Understanding the Difference Between Bees and Wasps

Most people tend to confuse between wasps and honey bees since both are insects that can give painful stings. However, when wasps can attack naturally and at any time, honey bees attack mostly when provoked. Getting the difference between the two is vital as it can help you know the right treatment to administer to the wound once you are stung by any of them. It also assists you in determining the proper pest control method. Some of the differences to help you in identifying the two creatures include:

Physical appearance

The two creatures differ in appearance. Their bodies and leg structures are both different. Bees have hairy bodies and legs while wasps are smooth. Moreover, bees have round abdomen and thorax while wasps have cylindrical. Wasps have round waxy legs while bees have flat wide legs.

Behavioral characteristics

Bees use poison to protect themselves or their hives. They can sting anyone who becomes a threat. Their stinger is sharp and remains in the skin of the victim. The stinger comes from the bee’s thorax and causes the bee to die eventually.

Wasps, on the other hand, are aggressive as they are predators. Wasps are easily provoked and can sting you even if you are not trying to hurt them. Their stinger is smooth and comes out of the skin quickly. When wasps sense danger near the nest, they produce pheromones to alert the whole family to come and attack who is trying to endanger them.

Neither of the two creatures is aggressive until when it feels endangered. They are good at protecting their eggs and nests. Bees have mild stings, and some of their males may act bold, but they do not sting. Honey bees can only sting once, but their stinger is much irritating since it remains in the skin and has a venom bag attached to it. Wasps are much dangerous since they can sting for more than once although their stingers do not remain in the skin.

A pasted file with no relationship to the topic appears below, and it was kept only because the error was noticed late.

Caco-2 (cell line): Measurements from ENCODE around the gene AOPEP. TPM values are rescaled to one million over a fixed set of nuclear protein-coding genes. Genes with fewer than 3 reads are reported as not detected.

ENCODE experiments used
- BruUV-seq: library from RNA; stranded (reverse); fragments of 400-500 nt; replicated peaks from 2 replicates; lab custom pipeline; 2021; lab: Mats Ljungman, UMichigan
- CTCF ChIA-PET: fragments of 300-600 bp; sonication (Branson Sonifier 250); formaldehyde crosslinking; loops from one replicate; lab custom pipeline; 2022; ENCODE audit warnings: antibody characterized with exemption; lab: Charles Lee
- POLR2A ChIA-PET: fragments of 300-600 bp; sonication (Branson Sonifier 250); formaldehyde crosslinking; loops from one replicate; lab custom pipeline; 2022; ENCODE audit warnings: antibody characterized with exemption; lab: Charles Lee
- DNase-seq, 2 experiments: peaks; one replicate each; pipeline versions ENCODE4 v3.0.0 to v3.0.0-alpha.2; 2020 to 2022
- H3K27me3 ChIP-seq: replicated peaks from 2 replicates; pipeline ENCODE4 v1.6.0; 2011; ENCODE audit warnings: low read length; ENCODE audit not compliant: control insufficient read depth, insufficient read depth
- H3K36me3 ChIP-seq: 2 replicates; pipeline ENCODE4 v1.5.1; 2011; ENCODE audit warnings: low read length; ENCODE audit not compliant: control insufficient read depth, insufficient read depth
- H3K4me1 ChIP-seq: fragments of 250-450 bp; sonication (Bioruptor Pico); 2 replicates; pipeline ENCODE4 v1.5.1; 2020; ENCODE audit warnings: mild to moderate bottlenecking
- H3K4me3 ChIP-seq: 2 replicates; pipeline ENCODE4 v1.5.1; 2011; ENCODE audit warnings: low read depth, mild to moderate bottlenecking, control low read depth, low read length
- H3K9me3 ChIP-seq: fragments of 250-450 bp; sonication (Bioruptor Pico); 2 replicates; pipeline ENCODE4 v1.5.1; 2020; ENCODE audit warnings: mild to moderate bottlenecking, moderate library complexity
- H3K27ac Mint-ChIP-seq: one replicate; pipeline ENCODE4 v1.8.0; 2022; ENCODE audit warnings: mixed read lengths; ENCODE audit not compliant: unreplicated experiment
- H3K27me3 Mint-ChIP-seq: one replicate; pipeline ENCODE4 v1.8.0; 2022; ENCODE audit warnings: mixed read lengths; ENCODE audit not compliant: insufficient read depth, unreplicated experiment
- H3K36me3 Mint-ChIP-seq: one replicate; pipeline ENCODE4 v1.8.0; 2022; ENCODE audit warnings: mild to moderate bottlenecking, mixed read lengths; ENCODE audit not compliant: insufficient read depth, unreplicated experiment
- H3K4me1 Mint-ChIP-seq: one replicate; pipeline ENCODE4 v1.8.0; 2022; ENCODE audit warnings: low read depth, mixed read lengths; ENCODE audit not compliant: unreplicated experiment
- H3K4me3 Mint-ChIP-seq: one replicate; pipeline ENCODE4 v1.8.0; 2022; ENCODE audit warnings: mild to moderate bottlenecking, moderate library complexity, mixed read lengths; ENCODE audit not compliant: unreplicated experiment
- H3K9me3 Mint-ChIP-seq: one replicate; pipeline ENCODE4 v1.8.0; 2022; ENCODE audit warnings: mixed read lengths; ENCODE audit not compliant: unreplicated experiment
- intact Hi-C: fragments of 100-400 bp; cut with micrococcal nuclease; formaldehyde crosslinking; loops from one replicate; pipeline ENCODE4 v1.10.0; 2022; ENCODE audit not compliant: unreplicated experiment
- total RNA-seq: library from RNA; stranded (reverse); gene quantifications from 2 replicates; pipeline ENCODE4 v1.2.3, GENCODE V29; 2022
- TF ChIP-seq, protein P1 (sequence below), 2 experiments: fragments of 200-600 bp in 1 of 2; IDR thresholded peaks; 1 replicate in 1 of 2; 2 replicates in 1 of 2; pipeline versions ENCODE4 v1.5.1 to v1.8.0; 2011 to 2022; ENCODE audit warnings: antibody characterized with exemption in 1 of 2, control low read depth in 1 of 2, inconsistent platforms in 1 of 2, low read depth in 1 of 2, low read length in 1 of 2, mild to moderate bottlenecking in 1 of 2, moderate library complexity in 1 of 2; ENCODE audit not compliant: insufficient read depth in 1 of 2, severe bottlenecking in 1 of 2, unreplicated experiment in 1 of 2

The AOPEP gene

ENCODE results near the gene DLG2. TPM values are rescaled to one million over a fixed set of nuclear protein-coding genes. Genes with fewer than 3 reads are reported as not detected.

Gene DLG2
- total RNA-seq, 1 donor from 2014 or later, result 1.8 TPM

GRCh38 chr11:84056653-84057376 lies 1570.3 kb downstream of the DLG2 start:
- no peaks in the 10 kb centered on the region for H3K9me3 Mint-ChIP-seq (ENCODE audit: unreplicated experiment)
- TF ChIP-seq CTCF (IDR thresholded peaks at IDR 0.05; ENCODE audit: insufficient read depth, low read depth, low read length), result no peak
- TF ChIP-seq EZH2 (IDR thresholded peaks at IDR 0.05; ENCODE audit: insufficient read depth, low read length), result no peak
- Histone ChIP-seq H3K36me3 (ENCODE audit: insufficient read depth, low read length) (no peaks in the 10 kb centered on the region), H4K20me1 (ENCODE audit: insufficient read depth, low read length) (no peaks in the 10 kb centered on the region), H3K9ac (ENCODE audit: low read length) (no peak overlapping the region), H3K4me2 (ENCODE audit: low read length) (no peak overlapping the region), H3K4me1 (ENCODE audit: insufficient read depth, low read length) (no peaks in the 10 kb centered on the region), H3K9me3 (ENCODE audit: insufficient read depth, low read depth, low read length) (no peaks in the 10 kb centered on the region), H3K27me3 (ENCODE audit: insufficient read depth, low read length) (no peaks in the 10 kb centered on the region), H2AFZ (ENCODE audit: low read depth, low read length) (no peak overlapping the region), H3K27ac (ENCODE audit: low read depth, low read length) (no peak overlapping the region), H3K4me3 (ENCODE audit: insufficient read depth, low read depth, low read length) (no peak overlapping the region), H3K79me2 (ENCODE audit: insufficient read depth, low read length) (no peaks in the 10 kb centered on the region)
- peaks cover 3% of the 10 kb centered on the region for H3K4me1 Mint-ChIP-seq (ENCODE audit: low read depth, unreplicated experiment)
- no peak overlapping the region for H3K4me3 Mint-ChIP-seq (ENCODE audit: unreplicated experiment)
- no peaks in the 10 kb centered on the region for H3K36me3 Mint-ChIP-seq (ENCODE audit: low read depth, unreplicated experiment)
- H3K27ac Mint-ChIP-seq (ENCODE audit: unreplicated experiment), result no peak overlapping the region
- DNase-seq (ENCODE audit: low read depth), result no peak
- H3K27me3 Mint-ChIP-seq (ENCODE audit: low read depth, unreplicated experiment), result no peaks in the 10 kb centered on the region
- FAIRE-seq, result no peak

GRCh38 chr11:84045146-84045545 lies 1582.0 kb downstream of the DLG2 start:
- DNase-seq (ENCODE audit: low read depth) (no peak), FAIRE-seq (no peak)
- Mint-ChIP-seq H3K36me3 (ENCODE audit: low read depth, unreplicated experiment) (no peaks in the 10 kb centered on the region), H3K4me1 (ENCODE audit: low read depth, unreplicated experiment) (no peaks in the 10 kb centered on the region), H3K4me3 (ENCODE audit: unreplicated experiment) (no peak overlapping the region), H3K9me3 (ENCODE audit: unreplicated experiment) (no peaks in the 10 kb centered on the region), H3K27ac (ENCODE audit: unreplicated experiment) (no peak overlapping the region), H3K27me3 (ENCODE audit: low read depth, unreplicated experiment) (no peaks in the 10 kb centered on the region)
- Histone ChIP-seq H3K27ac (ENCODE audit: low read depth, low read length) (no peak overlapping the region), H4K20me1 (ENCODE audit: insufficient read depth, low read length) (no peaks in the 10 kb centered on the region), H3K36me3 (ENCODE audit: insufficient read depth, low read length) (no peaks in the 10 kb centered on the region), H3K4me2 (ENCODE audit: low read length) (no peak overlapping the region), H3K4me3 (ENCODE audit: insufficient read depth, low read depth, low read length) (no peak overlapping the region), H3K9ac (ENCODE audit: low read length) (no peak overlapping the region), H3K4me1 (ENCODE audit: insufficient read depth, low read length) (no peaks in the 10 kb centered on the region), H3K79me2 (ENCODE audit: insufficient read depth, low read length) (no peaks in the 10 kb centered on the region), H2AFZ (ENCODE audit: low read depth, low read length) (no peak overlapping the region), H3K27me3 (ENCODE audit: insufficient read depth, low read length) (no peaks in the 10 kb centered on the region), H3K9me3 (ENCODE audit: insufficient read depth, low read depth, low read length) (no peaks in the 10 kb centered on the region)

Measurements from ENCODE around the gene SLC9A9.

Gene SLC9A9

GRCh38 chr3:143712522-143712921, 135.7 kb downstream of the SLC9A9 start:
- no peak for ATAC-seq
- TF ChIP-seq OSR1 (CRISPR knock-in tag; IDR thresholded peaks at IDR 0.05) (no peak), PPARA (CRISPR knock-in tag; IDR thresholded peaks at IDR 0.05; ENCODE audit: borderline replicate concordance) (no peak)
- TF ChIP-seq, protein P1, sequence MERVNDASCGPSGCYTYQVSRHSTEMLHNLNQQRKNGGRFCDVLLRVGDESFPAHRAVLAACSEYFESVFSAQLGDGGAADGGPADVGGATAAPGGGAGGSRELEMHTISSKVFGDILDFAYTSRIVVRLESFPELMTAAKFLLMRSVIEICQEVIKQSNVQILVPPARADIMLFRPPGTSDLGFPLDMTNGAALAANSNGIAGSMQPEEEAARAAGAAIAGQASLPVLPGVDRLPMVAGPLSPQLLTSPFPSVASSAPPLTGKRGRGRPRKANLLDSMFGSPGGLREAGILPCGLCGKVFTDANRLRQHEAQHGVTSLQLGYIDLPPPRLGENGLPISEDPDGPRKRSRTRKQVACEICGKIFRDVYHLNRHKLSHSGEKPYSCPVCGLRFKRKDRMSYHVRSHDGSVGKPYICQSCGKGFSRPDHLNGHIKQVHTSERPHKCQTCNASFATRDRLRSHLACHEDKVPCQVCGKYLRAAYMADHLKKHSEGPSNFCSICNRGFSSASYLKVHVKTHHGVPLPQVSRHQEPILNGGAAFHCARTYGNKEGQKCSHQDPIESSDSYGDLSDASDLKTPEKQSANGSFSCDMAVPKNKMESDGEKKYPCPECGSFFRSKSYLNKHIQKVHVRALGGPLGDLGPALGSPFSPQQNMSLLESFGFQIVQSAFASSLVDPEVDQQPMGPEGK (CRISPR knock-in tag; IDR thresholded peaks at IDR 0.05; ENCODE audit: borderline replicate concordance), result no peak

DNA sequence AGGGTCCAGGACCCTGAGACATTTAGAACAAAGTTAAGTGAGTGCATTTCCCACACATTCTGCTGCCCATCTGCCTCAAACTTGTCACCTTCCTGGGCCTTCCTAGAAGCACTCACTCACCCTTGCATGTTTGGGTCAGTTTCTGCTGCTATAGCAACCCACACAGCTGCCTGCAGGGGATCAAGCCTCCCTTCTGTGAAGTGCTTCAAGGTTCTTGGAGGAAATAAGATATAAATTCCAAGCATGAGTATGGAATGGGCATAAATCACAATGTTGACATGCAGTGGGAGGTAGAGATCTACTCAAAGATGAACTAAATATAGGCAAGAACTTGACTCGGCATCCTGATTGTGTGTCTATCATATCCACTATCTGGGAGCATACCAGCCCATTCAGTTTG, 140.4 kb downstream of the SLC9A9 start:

Feeding habits

Bees feed by collecting pollen grains and sipping on nectar. They are known for being pollination agents. You can easily find them in flowers. They also love collecting water for drinking and cleaning their hives. There is a particular nectar-like substance, which when taken by the queen bee, it transforms it into being a queen.

Wasps, on the other hand, are predators that feed on insects such as flies. They occasionally sip on nectar too. They love the smell of beer and beverages and these two things can attract them to your home.


Bees live in colonies with each colony being made of a queen and workers. A single hive contains up to 40,000 bees during the yearly peak which is spring. The hive is densely packed with cells made of wax known as honeycomb. The bees use them to store food and to house their eggs, larvae, and pupae. They mostly use rock cavities, caves and hollow trees for nesting sites. The bark around their hive is smoothened, and the hive’s walls are coated with a layer of plant resin. The honeycombs are attached to walls of the cavities and sides leaving small passageways left at the comb edges. The honey bees’ hive has one entrance.

Unlike the honey bees, wasps do not produce wax. Instead, they create paper-like substances from wood that they gather from weathered timber softened by chewing it and mixing with saliva. They then use it to make combs. The nests are mostly built of mud, or if not, the wasps make burrows in soil or plant stems.

The kind of nest made by wasps depends on the species and the location. Most social wasps produce paper pulps on trees and holes on the ground. The queen first builds most of the nests and the female workers, who are the daughters of the queen, take over later. The size of the nest is dependent on the number of female workers in that particular colony. The colonies mostly have a population of several thousand workers, and there has to be at least one queen.

There are two types of wasps, the social and solitary wasps. Potter wasps make vase-like nests made of mud and with multiple cells. The pollen wasps and the mud daubers make mud cells in sheltered areas such as the side of walls.

These are some of the many characteristics that distinguish these two stinging insects. They, however, have some things in common but knowing the difference helps you to follow the right steps to prevent infestation. It also helps in ensuring that you administer the proper treatment on wounds without confusing a sting caused by either of them. If you have a bee infestation and you wish to understand more about the difference between bees and wasps, ask for assistance from a professional near you.

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